“The bZ4X is not just an electric car; it’s the foundation for the next phase of our electrification strategy that hits a sweet spot with its mid-size SUV dimensions, space and functionality,” says Hanley.

“As the first Toyota BEV, it will accelerate our multi-pathway approach that’s designed to help our customers lower their tailpipe carbon emissions while leaving no-one behind."

The front-wheel-drive bZ4X get LED headlights, 20-inch alloys, heated side mirrors, a powered tailgate and privacy glass on all rear windows.

Inside, there is fabric and faux-leather trim, a powered driver's seat, heated front seats, dual-zone climate and keyless entry and start. On the tech front, expect a sizeable 12.3-inch central touchscreen with wireless phone mirroring, and a "Hey Toyota" virtual assistant. The cloud-based nav will guide you to charging stations, and over-the-air updates are available, too.

The bZ4X features a sizeable 12.3-inch central touchscreen.

The entry-level bZ4X also includes a ton of safety kit, including AEB with pedestrian and cyclise detection, and well as the usual lane-keeping functionality, speed-sign recognition and active cruise control, along with seven airbags.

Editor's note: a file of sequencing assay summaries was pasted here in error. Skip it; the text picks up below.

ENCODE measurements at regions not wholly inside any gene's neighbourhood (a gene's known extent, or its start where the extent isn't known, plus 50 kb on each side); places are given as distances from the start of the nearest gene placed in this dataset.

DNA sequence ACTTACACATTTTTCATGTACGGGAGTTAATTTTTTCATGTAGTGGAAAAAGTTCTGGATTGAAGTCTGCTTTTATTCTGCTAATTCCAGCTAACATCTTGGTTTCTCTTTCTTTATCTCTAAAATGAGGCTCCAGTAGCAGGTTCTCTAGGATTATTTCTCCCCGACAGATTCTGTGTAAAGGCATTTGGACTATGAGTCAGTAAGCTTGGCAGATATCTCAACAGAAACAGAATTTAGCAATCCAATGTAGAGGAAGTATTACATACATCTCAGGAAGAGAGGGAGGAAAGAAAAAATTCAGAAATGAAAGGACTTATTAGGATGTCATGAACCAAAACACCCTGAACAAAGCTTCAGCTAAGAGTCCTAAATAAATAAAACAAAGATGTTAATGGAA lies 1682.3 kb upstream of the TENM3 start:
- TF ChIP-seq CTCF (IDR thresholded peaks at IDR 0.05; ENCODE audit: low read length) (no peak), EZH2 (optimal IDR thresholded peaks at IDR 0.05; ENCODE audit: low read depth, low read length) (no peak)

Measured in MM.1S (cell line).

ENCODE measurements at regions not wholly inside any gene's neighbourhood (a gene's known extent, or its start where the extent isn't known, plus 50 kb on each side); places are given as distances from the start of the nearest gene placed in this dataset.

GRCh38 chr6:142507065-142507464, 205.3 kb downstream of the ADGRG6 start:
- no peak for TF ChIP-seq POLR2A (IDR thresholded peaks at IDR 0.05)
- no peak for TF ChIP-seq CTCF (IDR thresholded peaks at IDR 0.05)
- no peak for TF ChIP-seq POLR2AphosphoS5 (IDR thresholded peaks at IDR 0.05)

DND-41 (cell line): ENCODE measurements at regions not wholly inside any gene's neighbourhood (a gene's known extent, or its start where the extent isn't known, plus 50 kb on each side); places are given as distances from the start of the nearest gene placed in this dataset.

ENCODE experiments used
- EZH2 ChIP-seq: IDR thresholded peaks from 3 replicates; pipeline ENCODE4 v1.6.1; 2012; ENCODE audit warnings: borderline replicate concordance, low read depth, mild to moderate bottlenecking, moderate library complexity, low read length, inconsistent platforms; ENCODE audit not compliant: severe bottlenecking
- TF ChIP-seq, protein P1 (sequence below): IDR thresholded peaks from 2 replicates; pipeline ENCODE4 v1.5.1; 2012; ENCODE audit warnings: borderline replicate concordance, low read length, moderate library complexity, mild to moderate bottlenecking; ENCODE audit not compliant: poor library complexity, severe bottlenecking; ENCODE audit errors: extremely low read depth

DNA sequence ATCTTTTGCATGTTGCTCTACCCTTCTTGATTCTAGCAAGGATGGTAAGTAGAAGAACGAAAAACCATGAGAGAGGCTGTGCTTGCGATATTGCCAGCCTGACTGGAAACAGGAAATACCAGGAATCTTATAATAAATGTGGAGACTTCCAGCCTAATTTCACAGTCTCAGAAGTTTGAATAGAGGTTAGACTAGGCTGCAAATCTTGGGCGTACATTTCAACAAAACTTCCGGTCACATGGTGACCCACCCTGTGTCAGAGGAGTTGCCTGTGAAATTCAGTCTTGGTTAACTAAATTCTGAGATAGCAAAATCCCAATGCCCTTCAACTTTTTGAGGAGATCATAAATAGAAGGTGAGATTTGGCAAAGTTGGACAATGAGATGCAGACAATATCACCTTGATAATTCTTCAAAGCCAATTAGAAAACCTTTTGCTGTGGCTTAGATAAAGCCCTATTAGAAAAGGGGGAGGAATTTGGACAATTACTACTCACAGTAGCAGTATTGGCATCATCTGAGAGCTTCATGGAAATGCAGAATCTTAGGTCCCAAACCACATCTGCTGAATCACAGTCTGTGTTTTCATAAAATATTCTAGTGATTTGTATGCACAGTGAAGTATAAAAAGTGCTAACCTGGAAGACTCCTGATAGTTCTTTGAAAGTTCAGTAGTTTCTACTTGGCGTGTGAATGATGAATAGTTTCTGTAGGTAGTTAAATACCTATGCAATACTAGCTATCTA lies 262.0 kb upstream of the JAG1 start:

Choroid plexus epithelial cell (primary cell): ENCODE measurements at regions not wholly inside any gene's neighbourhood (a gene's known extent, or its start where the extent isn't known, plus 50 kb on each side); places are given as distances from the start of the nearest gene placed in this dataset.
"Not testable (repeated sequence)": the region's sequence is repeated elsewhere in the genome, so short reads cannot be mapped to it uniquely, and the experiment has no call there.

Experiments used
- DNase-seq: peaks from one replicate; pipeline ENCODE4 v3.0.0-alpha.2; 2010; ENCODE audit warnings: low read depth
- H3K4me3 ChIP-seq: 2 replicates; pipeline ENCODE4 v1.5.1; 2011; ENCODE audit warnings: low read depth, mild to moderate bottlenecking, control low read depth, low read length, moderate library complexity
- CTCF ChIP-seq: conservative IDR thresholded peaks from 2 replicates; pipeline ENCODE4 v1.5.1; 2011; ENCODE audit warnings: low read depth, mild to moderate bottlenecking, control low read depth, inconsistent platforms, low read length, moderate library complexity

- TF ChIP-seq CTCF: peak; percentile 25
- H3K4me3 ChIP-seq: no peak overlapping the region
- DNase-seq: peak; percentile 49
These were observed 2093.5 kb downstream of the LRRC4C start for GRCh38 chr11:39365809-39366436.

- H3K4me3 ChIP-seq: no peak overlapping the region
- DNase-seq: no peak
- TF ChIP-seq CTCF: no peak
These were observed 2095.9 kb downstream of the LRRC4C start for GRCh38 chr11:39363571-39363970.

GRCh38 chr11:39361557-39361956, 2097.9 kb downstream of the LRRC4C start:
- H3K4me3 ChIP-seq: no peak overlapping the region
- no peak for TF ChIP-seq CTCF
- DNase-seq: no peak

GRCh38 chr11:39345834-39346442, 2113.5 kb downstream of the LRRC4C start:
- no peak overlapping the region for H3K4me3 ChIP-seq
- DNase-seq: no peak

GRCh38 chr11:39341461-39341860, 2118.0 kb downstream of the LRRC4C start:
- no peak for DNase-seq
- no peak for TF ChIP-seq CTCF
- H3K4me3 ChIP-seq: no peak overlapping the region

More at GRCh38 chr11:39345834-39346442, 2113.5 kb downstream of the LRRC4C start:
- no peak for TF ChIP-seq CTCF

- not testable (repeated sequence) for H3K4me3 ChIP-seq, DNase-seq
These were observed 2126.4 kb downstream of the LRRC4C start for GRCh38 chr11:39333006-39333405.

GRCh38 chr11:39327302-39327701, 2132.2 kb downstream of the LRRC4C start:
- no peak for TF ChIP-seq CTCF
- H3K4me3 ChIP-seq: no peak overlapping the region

Step up to the AWD model, and you'll find a more stylish exterior, including a roof spoiler, a glass roof, roof rails and gloss-back trimmings.

Inside, there's a JBL sound system, a 10W wireless charger, ventilated front seats, a heated steering wheel, and a kick sensor for the powered tailgate. You also get more safety stuff, including blind-spot monitoring, safe exit assist and a better parking camera.

It's also billed as the off-road-ready model, with 212mm of ground clearance and X-Mode off-road drive modes (including Snow/Dirt and Deep Snow/Mud) to deliver what Toyota calls "benchmark off-road ability among BEV SUVs".

On the powertrain front, FWD bZ4X models deliver 150kW and 266Nm, while AWD models up the grunt to 160kW and 337Nm.